Scientists Still Searching For Brain Tumor Causes
Brain tumor affects around 700,000 people in the U.S., still when it comes to pinpointing the causes or risk factors of it, researchers don't seem very sure, exerts reported related findings and dispelled myths at the American Brain Tumor Association's annual conference.
"Right now, we don't know who, we don't know when, and we don't know why people develop brain tumors," said Elizabeth M. Wilson, MNA, President and CEO, American Brain Tumor Association. "It's frustrating for the brain tumor community, and it's why the American Brain Tumor Association funds research to pursue answers to these questions, and it's why we host this national conference to provide answers families desperately seek."
Experts explained many environmental and genetic risk factors have been studied but researchers are yet to uncover a risk factor that accounts for a large number of brain tumors.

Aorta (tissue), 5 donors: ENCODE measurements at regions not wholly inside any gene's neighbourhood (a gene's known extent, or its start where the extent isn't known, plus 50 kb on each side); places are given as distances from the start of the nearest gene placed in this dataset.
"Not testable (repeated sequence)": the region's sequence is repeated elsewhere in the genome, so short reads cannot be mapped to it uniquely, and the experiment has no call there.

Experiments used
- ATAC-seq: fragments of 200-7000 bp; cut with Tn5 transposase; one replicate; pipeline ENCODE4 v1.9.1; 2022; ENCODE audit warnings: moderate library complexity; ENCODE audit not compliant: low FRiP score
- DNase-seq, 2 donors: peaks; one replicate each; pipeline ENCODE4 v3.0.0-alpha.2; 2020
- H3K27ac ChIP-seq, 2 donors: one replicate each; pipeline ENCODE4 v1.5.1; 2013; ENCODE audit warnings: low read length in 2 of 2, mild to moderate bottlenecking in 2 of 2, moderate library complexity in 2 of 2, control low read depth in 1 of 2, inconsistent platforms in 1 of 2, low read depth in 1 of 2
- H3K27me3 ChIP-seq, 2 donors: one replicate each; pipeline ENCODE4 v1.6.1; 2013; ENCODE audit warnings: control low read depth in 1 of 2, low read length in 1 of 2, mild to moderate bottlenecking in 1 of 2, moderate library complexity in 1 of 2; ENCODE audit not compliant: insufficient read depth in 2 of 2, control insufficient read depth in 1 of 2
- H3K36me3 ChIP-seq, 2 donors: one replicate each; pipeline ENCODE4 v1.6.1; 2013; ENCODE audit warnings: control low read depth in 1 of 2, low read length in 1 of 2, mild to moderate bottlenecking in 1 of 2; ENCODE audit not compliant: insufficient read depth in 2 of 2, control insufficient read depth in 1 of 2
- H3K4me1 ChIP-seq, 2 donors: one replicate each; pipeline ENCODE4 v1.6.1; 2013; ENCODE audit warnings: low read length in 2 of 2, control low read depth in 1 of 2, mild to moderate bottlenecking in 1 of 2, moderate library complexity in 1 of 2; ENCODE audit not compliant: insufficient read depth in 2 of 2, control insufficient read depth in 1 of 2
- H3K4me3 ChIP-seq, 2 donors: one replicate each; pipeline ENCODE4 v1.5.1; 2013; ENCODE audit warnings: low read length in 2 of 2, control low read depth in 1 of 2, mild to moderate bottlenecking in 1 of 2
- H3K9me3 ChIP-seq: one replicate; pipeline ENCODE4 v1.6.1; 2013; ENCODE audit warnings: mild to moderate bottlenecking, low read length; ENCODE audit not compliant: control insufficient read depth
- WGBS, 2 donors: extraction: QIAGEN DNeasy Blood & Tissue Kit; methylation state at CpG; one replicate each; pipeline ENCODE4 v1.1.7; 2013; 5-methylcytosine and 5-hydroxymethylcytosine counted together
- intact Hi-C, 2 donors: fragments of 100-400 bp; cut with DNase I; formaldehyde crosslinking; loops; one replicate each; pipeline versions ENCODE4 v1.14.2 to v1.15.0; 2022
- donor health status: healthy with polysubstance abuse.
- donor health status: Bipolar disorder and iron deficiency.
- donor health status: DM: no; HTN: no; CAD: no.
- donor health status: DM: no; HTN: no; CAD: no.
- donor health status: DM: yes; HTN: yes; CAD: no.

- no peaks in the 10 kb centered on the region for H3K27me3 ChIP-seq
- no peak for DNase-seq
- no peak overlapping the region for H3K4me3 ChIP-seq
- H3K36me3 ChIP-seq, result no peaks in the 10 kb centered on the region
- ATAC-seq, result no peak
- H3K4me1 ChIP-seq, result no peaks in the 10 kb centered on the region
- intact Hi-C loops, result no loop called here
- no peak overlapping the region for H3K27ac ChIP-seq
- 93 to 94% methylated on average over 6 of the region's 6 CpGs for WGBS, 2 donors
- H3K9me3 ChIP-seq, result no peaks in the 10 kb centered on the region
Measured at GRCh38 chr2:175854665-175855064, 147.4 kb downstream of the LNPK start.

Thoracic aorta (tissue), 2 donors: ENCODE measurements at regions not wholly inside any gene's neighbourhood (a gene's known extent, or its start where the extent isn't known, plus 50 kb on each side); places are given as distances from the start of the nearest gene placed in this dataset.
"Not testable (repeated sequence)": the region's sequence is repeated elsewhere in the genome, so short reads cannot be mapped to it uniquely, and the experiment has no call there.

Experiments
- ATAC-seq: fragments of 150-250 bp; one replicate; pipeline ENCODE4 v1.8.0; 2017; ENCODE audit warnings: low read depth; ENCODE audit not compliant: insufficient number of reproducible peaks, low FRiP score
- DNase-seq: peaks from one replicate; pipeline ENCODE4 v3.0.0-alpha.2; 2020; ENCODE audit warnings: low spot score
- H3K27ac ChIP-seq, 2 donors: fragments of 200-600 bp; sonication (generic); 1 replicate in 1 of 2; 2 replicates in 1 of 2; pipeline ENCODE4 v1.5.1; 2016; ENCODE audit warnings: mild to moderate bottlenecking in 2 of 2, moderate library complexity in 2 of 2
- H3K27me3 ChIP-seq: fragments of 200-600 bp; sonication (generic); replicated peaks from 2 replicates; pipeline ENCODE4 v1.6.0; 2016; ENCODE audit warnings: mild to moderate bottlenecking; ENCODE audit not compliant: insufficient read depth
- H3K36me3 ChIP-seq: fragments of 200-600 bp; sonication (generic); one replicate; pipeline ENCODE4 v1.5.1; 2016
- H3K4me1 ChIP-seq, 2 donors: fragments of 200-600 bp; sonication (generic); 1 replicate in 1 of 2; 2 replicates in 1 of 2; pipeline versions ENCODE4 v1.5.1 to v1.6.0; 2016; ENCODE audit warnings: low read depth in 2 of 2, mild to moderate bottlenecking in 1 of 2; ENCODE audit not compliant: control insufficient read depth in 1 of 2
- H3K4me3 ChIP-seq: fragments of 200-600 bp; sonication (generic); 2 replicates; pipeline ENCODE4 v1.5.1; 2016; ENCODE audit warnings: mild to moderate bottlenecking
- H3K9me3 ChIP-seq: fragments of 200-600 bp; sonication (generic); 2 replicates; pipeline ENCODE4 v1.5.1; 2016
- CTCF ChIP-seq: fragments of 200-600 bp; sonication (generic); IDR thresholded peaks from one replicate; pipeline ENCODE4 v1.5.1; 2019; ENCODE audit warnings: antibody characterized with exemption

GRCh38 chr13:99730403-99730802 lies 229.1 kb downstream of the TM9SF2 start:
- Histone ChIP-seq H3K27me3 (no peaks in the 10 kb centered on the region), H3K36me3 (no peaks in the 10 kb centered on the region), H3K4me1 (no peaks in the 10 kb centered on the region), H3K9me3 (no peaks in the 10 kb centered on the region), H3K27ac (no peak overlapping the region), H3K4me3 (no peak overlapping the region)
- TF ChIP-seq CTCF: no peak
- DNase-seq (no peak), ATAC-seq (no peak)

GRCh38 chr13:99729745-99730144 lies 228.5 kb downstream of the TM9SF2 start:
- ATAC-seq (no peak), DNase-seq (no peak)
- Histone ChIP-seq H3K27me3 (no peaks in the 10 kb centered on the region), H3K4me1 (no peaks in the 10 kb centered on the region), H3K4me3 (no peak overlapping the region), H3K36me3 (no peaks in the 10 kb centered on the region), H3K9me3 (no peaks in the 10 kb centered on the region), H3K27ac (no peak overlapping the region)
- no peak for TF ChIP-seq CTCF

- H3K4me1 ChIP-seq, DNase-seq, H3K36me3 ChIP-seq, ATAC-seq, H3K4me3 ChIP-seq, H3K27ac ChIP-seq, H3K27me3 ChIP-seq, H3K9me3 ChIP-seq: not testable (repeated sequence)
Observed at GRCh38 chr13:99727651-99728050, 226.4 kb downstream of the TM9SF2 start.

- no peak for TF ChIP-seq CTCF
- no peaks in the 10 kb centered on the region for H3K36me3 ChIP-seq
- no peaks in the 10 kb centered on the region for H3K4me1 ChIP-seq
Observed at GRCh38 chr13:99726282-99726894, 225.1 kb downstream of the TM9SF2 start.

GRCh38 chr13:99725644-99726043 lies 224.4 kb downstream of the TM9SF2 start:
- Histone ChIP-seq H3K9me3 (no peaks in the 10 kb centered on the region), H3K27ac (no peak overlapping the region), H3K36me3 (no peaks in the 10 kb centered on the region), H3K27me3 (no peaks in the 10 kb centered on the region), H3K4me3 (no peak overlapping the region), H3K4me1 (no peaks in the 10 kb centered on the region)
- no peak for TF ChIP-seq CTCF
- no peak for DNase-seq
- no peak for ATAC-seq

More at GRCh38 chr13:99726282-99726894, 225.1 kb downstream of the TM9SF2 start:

"Unlike the strong correlation between smoking and lung cancer, we just haven't found a specific risk factor like that for brain tumors," said Dr. Barnholtz-Sloan. "We have determined that ionizing radiation to the head is a risk factor when received in therapeutic doses, but even in those cases, the risk of developing a brain tumor is low."
Experts added that other unproven causes of brain tumors include: power line, cigarette smoking, most forms of diagnostic ionizing radiation, head trauma, exposure to air pollutants, and alcohol consumption.